BALTIMORE (AP) — More Mid-Atlantic residents were a little more comfortable Thursday as power companies hooked them back up with lights and air conditioning over the Fourth of July holiday.
The number without power was diminishing Thursday though not quickly enough for those still in the sweltering dark. More than 500,000 customers were still out with many of the outages — nearly 230,000 — in West Virginia.
Pepco got some of the harshest criticism. As of Thursday morning, the utility said it had restored power to more than 90 percent of its customers in the nation's capital and Maryland suburbs.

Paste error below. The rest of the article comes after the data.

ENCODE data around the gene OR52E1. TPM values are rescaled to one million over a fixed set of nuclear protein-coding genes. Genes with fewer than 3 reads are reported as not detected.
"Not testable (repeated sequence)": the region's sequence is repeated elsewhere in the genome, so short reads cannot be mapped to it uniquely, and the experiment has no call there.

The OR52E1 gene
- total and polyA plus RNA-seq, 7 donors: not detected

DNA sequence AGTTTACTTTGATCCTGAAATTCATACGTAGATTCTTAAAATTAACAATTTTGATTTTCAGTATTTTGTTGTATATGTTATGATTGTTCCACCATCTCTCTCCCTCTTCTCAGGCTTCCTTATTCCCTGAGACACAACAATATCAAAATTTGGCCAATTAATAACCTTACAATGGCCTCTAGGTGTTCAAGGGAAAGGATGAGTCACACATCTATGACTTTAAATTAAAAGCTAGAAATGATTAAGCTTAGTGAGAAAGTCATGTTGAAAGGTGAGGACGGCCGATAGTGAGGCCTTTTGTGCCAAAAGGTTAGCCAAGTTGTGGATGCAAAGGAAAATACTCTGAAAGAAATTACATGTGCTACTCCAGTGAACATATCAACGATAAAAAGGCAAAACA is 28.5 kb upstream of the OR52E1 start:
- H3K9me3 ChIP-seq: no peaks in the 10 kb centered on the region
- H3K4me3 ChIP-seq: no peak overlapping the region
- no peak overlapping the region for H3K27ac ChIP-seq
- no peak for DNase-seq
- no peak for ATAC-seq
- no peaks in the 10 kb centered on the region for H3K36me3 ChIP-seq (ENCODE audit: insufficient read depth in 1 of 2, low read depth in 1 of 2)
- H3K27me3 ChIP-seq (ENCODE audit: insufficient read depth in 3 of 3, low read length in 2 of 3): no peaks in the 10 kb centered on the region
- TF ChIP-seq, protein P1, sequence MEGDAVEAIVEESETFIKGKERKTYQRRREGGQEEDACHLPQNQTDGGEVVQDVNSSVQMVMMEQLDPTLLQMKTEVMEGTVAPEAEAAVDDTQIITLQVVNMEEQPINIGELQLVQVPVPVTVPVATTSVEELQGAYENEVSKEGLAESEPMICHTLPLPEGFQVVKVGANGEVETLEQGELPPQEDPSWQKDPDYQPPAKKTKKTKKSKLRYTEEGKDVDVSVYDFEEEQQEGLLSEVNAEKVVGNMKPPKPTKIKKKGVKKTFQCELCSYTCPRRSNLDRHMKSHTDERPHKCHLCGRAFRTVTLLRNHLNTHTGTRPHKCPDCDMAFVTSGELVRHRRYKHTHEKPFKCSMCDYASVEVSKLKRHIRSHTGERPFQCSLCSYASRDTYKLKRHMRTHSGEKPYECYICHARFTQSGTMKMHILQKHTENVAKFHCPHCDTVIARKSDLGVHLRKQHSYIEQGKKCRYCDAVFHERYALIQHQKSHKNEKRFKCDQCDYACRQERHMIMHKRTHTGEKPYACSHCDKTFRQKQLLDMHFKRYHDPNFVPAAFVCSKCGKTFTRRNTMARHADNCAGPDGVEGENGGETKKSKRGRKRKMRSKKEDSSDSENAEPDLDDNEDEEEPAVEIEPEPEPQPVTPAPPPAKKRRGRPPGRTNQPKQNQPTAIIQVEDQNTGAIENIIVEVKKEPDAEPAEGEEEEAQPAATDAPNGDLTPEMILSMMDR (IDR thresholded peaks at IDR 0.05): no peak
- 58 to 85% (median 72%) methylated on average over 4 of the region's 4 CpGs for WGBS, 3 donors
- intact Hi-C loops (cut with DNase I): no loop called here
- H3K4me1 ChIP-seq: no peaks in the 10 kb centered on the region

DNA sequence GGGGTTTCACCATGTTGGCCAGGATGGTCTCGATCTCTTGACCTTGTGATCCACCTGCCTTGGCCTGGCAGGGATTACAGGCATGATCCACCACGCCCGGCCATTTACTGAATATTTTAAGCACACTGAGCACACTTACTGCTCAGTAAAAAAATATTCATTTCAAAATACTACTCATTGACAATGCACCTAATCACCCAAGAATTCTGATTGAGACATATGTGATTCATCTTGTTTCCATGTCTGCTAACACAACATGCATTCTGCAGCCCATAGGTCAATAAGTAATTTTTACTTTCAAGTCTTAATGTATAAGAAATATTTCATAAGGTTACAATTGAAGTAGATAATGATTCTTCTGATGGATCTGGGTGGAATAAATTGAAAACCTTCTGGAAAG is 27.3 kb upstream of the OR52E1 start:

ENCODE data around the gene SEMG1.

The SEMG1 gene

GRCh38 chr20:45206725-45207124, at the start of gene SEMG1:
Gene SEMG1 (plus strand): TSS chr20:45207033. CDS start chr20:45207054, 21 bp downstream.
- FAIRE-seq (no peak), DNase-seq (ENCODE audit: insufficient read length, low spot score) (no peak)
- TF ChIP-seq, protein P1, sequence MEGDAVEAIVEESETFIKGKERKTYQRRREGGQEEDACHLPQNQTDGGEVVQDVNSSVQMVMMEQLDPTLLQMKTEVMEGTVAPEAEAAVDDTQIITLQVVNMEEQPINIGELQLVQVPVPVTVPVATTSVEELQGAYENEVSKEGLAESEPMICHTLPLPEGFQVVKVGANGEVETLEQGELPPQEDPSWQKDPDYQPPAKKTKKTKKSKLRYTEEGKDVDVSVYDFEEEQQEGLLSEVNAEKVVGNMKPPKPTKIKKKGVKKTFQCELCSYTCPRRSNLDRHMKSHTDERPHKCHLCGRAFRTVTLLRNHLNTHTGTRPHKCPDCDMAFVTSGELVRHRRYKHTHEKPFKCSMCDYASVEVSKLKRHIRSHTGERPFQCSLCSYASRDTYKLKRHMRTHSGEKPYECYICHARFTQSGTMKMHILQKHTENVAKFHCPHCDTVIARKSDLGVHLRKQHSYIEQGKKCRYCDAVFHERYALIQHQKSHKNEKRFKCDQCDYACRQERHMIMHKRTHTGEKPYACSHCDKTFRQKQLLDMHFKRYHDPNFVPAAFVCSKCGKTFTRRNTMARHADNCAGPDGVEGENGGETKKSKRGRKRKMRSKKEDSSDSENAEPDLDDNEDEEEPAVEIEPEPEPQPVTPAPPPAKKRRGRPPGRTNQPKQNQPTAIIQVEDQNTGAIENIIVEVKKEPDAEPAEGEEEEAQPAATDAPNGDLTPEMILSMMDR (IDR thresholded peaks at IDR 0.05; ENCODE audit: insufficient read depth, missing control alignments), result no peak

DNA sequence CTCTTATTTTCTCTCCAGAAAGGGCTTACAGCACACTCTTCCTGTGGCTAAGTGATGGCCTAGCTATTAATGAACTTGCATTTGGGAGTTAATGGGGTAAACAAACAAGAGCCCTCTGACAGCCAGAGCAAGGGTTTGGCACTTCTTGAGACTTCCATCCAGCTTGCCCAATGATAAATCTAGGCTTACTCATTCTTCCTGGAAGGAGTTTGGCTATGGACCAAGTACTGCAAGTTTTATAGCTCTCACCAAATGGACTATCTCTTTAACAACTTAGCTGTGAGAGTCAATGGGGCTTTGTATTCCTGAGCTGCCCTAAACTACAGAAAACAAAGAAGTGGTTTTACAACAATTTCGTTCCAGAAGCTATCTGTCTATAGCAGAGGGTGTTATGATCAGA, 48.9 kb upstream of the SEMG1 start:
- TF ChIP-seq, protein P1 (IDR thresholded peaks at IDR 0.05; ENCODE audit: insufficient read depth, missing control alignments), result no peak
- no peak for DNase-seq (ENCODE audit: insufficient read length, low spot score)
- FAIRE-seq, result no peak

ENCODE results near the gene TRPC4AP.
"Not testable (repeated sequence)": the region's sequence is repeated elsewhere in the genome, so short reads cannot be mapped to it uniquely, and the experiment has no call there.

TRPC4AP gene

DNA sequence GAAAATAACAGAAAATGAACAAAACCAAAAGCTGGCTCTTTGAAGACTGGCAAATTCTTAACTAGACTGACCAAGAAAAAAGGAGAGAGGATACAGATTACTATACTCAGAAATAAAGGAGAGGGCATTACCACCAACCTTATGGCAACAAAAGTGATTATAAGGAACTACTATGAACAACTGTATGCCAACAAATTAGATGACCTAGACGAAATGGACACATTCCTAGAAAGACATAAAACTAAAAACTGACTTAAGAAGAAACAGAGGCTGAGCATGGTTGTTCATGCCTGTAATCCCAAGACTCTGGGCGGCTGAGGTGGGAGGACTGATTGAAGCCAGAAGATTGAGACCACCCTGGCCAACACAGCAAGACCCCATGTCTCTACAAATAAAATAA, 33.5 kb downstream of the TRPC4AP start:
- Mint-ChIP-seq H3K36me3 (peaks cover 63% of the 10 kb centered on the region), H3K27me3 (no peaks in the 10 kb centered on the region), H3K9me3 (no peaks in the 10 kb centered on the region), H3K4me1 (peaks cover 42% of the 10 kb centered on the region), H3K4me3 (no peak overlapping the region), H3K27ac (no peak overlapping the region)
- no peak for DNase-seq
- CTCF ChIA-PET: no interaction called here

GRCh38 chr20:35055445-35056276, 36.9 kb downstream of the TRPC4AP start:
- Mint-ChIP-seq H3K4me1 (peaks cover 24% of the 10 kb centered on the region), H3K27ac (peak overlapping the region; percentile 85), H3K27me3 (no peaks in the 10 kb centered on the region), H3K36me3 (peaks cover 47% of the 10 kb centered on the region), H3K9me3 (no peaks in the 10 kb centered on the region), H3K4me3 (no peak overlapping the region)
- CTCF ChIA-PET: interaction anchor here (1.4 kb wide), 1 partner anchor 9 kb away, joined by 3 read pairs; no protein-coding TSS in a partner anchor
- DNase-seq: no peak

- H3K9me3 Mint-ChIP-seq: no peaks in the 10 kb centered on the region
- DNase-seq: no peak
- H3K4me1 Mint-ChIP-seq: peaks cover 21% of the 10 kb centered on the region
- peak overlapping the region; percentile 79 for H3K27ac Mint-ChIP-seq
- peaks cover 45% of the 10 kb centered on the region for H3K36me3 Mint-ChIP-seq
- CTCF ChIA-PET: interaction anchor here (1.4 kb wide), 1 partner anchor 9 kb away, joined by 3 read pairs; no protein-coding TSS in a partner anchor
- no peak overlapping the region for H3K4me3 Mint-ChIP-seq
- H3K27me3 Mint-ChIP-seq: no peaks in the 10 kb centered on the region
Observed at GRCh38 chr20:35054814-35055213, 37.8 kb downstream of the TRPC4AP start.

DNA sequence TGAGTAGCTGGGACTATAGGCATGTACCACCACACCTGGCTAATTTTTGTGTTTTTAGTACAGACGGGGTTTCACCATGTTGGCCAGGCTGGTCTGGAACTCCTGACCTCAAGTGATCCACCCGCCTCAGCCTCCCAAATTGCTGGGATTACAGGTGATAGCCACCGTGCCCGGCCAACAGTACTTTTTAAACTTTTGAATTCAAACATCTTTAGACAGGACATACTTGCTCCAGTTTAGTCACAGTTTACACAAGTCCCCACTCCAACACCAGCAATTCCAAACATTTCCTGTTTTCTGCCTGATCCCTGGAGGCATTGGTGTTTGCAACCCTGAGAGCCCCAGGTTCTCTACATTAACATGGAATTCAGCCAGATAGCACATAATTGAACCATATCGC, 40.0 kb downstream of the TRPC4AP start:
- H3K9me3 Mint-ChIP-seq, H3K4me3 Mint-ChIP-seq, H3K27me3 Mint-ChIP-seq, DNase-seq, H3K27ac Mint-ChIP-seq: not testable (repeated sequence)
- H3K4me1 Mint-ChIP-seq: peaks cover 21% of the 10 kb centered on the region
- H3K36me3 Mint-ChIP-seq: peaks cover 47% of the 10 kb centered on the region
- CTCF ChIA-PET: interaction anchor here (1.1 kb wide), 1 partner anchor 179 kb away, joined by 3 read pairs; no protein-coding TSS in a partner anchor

More than 2 million people at one point lost power from wicked storms that converged on Maryland, Virginia, West Virginia, Washington, D.C., Indiana, Ohio and New Jersey. They packed winds topping 70 mph in some places, uprooting trees and damaging homes.
Officials blamed the storms for 26 deaths.
Meanwhile, a new round of summer storms was making its way across Michigan and Ohio, knocking down trees and power lines. Wind gusts above 60 mph were reported as storms crossed Michigan's Lower Peninsula, the National Weather Service said. In Ohio, downed power lines prompted the closure of a section of Interstate 670 that links downtown Columbus with the city's main airport. The highway reopened by the Thursday morning rush hour.
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